We are working on some Embedded device (Tag, the Tag hardware is: MCU, external EEPROM, Temperature and Humidity sensors) that collects temperature and humidity, the Tag save the samples in the EEPROM, the connection between the MCU and the EEPROM is I2C.

My questions is:

Is there a way to secure the EEPROM that only my MCU is able to connect and extract logged data? My concerned is that someone connects a DevelopmentKIT with an I2C driver to the Tag EEPROM and extracts the data.

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    Welcome to the site. I edited your question in order to make it clearer. However, I'm not sure if I got your problem. I put your question on hold for now. Please edit your question to clearly state your problem. Moreover, I'm also not sure if this is an IoT question. If you could make the connection to the Internet of Things clearer your question can probably be opened again. – Helmar Dec 27 '17 at 10:45
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    Thanks @RichardChambers, and no the data can't be encrypted. – user5742600 Dec 27 '17 at 12:13
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    Wild idea, you can make things complicated for others by keeping low the I2C bus when not used by your MCU. They will have to eliminate your MCU this way to use the bus with a new master. Also please add the datasheet of the EEPROM because it matters what kind of chip you are using. – Bence Kaulics Dec 27 '17 at 13:19
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    Why can't the data be encrypted by the way? – Bence Kaulics Dec 27 '17 at 14:44
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    I'm voting to close this question as off-topic because it is a generic Embedded Systems question and not at all about the Internet of Things. Additionally, it is really too broad for the Stack Exchange format. Likely the only possibility is to encrypt your data, but beware that it is very hard to use encryption in a way that is safe against an attacker who can observe changes in the cyphertext corresponding to small changes in the plaintext over time, possible injection of known plaintext or even just monitoring of the readings leading to plaintext, etc. And you need to protect the key. – Chris Stratton Dec 27 '17 at 17:01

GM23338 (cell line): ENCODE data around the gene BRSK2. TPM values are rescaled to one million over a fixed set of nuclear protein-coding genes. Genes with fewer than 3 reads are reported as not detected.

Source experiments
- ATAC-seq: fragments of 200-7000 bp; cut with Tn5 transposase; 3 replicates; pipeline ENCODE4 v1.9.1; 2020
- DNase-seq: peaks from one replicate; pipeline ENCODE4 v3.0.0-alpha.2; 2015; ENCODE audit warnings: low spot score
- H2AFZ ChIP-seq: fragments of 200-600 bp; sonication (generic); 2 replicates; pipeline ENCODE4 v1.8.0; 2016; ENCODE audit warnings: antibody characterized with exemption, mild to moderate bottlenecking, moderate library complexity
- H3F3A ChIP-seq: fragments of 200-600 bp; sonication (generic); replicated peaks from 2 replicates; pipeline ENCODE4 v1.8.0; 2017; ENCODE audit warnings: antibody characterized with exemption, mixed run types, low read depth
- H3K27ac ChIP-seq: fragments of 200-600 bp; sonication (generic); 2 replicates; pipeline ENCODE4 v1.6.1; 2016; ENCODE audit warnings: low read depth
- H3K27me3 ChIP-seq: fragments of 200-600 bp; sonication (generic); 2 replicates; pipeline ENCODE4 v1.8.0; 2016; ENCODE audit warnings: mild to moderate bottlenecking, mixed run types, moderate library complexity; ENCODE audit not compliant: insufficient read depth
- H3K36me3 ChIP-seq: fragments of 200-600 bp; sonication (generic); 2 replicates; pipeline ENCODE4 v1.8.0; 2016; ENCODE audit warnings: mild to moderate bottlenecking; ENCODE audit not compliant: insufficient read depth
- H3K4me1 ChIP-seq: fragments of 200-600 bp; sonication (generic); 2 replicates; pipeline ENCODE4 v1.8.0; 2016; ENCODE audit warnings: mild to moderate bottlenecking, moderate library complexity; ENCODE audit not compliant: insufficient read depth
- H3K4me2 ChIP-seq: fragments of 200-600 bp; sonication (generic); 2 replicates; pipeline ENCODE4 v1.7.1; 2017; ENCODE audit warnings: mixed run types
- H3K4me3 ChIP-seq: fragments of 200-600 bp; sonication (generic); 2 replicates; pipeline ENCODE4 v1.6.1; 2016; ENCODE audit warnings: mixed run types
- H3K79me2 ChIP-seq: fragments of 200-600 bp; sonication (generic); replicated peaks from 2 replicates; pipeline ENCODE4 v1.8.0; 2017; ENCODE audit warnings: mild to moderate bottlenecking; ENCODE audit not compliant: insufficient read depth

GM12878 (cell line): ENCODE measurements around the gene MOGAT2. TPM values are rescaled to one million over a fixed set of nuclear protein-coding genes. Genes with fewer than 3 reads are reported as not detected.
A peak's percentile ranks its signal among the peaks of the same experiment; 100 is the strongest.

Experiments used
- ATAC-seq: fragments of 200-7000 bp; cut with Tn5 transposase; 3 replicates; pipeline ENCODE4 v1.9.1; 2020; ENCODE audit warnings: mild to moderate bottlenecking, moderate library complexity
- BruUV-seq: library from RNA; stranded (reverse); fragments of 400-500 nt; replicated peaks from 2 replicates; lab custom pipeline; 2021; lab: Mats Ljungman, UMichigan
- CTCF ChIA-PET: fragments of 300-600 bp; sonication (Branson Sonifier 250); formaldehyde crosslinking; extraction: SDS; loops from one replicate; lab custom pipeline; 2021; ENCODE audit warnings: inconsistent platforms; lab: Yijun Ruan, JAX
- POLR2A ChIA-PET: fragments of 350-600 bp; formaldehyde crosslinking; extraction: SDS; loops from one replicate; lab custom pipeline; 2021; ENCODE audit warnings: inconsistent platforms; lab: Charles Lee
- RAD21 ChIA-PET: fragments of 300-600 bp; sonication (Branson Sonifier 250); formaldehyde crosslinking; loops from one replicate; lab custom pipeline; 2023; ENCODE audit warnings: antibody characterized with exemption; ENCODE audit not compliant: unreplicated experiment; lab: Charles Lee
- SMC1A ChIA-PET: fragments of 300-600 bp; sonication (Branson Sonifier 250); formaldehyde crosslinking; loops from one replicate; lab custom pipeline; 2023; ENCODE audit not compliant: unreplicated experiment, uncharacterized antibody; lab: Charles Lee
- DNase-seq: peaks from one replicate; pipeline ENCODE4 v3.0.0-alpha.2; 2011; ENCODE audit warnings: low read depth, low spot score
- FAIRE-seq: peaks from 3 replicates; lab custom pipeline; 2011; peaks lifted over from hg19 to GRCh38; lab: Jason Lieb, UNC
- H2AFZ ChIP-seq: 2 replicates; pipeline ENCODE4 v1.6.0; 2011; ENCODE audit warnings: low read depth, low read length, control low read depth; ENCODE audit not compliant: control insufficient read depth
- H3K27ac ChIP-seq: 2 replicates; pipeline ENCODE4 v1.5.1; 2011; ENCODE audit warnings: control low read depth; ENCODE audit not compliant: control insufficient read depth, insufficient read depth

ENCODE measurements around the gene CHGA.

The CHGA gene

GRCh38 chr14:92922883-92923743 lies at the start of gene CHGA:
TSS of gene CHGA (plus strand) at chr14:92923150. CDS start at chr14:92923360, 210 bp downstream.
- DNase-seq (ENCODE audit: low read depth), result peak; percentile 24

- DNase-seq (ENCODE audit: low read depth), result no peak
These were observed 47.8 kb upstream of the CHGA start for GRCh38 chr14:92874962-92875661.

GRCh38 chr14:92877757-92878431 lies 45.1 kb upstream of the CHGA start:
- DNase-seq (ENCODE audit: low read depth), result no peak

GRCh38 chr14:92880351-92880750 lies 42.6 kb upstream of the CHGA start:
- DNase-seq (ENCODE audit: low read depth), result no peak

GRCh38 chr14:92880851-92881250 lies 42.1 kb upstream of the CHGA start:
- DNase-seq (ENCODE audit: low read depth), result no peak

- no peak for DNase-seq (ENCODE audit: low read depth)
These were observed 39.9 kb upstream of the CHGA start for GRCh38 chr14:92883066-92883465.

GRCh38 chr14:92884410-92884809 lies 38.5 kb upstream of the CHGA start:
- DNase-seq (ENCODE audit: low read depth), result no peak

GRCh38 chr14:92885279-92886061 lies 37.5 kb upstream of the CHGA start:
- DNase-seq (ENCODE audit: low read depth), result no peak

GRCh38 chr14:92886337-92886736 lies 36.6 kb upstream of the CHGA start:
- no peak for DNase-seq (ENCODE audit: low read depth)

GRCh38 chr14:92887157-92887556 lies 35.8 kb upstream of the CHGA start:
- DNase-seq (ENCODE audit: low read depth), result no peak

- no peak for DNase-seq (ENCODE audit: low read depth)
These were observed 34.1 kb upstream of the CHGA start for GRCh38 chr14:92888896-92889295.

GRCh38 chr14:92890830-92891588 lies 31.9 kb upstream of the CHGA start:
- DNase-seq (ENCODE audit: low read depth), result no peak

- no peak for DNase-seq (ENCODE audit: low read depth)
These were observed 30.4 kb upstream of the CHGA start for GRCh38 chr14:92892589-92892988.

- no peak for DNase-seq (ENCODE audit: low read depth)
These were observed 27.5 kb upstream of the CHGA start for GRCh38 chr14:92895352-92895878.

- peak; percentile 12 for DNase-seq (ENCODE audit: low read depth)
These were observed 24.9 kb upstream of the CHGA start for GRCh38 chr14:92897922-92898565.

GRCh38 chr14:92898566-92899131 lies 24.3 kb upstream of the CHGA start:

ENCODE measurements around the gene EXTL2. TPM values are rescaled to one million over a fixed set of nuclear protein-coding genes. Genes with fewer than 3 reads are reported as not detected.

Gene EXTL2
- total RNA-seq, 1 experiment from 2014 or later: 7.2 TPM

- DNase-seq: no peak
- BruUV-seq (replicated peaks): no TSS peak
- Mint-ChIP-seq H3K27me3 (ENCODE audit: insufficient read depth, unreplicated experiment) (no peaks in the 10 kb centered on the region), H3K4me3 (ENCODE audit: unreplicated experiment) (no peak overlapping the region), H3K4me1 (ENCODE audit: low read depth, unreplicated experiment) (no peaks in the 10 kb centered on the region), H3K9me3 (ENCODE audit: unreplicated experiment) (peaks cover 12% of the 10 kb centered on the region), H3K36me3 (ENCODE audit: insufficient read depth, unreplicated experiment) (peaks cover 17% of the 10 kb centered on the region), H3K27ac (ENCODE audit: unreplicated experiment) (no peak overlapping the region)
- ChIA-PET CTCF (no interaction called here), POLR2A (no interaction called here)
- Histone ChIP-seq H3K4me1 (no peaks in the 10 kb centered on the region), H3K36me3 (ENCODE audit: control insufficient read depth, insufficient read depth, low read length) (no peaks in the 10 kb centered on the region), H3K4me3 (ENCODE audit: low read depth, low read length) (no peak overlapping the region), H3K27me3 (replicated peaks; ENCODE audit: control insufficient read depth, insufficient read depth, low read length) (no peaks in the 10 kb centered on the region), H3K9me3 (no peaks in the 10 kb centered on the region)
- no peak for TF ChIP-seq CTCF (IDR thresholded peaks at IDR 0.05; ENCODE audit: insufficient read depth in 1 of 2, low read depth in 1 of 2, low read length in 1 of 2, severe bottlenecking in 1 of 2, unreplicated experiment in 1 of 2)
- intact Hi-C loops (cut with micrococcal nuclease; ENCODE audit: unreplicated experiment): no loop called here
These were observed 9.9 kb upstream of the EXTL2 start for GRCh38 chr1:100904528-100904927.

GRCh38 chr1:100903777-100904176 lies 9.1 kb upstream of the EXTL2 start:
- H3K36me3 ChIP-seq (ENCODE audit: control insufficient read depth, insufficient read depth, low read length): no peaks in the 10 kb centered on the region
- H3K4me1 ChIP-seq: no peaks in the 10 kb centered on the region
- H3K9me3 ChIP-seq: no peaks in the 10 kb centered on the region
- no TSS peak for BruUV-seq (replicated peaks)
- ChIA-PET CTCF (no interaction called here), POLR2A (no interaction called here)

You can make things a little bit complicated for others by disturbing the I2C bus in some way. Lock the bus from other I2C masters by your controller, but this is not much as anyone can easily remove your MCU from the board and free the bus.

I recommend to remove the markings from the EEPROM's package, this will make harder to interface the EEPROM with another MCU, but not impossible. Also you should enable read-out protection on your MCU so they cannot use your firmware to reverse-engineer the interface of the EEPROM.

But all of the above mentioned items are just tricks, none of them offer real protection. If you want real protection you should use encryption.

You did not mentioned why the data cannot be encrypted, so I assume that your MCU is not able to handle such task.

So you could consider using secure EEPROM, such as Atmel's CryptoMemory family.

CryptoMemory is designed to keep contents secure, whether operating in a system or removed from the board and sitting in the hacker’s lab.

Here is an overview and a chip datahseet. It offers four levels:

  1. First Option: No Security
  2. Second Option: Password Protection
  3. Third Option: Authentication
  4. Fourth Option: Data Encryption and MACs
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    No need to remove the MCU, just hold it in reset. And sanding off the part number is kind of pointless since it probably has an ID register. – Chris Stratton Dec 30 '17 at 4:44

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